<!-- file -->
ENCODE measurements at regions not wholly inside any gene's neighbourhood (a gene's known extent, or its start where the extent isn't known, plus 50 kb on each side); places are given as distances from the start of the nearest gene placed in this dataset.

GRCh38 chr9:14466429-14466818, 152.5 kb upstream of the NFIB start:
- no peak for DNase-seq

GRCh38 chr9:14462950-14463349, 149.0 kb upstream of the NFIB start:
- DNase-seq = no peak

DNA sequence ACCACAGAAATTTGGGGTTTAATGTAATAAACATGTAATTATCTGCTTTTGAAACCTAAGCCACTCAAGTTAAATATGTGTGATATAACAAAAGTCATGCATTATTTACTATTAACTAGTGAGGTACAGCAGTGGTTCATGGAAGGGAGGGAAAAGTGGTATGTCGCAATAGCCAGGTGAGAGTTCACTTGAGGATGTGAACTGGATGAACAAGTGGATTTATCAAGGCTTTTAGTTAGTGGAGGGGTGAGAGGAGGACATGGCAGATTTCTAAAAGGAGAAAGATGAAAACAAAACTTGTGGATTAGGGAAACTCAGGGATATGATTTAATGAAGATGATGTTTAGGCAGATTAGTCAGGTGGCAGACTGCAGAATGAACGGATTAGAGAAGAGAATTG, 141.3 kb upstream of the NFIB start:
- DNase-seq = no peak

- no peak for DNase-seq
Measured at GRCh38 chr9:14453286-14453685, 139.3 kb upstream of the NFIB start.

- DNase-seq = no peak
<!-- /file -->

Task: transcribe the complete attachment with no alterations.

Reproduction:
ENCODE measurements at regions not wholly inside any gene's neighbourhood (a gene's known extent, or its start where the extent isn't known, plus 50 kb on each side); places are given as distances from the start of the nearest gene placed in this dataset.

GRCh38 chr9:14466429-14466818, 152.5 kb upstream of the NFIB start:
- no peak for DNase-seq

GRCh38 chr9:14462950-14463349, 149.0 kb upstream of the NFIB start:
- DNase-seq = no peak

DNA sequence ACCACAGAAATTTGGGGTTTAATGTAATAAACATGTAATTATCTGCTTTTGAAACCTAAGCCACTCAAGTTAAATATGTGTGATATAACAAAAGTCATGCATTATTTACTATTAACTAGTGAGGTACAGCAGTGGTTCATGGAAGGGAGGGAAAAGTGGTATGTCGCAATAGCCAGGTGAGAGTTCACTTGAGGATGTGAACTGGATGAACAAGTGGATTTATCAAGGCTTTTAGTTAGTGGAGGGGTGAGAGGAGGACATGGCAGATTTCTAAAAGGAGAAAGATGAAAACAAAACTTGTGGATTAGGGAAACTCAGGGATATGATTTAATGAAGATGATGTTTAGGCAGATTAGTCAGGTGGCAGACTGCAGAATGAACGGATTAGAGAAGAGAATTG, 141.3 kb upstream of the NFIB start:
- DNase-seq = no peak

- no peak for DNase-seq
Measured at GRCh38 chr9:14453286-14453685, 139.3 kb upstream of the NFIB start.

- DNase-seq = no peak